Corbin is a home rule-class city in Whitley and Knox counties in the southeastern portion of the U.S. state of Kentucky. The urbanized area around Corbin extends into Laurel County; this area is not incorporated into the city limits due to a state law prohibiting cities from being in more than two counties, but it is served by some of the city's public services. As of the 2010 census, the city population was 7,304, with 21,132 living in the "urban cluster" that includes Corbin and North Corbin. Corbin is on Interstate 75, about halfway between Knoxville, Tennessee, and Lexington.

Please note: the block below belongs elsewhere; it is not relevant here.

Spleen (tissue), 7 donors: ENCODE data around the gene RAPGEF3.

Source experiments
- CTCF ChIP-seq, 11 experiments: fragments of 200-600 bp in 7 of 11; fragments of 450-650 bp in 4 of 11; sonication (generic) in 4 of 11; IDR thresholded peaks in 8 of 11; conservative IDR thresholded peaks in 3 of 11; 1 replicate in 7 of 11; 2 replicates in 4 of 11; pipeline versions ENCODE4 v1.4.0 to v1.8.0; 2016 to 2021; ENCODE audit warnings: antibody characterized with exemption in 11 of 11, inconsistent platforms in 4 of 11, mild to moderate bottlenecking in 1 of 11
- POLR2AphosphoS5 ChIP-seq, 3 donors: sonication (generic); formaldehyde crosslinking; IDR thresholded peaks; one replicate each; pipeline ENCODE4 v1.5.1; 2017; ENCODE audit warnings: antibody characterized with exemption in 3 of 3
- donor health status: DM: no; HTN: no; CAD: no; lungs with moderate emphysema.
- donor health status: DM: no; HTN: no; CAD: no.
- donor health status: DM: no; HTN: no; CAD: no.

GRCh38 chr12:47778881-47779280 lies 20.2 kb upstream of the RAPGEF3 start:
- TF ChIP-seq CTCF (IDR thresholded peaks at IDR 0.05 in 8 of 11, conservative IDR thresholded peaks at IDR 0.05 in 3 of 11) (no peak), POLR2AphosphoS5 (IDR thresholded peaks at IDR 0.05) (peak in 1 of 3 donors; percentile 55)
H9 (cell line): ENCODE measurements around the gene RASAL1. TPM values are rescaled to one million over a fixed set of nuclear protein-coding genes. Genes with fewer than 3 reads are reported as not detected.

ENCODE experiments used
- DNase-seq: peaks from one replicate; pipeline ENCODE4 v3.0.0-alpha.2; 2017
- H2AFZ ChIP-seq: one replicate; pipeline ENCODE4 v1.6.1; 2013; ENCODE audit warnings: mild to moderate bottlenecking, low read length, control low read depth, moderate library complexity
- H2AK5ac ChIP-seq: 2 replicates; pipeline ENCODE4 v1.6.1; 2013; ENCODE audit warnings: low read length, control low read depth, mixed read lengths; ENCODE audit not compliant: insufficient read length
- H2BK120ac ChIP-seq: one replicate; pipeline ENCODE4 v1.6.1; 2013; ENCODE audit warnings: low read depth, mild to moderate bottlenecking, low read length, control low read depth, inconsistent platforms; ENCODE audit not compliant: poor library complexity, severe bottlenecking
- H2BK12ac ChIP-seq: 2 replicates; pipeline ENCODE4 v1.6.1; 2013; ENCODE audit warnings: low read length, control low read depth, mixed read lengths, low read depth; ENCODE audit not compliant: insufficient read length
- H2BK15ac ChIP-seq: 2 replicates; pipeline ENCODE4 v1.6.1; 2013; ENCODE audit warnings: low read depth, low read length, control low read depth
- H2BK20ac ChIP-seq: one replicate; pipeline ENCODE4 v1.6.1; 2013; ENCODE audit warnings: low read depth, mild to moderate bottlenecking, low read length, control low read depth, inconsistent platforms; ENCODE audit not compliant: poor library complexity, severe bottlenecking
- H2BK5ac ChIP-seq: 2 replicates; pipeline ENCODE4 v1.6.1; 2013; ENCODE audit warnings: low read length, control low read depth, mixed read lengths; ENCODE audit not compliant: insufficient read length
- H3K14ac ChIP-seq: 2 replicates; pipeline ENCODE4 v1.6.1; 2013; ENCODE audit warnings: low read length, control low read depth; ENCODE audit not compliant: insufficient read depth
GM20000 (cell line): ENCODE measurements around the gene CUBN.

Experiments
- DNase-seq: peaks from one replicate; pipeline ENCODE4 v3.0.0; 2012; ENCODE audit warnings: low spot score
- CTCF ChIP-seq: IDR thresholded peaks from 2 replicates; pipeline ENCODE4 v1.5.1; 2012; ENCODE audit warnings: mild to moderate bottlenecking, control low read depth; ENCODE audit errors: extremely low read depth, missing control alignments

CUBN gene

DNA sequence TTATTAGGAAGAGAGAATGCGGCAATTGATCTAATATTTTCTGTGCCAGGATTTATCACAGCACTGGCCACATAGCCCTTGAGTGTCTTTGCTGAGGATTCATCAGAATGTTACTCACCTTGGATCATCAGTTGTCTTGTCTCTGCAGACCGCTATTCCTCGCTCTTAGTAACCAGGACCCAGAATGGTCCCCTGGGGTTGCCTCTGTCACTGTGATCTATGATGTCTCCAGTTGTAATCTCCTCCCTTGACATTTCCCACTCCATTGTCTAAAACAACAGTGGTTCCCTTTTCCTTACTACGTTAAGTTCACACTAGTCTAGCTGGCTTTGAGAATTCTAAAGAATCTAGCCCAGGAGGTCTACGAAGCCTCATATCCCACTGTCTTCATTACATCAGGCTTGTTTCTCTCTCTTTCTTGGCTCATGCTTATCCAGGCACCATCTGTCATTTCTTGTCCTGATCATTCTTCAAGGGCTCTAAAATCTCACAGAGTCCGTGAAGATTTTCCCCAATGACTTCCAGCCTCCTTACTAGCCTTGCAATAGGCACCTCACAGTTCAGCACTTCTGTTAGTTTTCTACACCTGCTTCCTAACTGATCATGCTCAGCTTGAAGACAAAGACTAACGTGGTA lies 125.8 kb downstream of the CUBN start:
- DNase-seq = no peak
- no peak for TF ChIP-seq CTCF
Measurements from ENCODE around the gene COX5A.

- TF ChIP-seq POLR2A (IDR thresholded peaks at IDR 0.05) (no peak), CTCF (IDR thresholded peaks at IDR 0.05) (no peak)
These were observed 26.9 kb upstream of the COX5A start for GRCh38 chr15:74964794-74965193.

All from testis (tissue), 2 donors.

The first settlement in the Corbin area was known as Lynn Camp Station and the first post office was called Cummins, for community founder Nelson Cummins. It was discovered in 1885 that both Cummins and Lynn Camp were already in use as names for Kentucky post offices and postmaster James Eaton was asked to select another name. He chose Corbin, for the Rev. James Corbin Floyd, a local minister. The town was incorporated under that name in 1905.
Corbin has a troubled racial past, including a race riot in late October 1919 in which a white mob forced nearly all the town's 200 black residents onto a freight train out of town, and a sundown town policy until the late 20th century.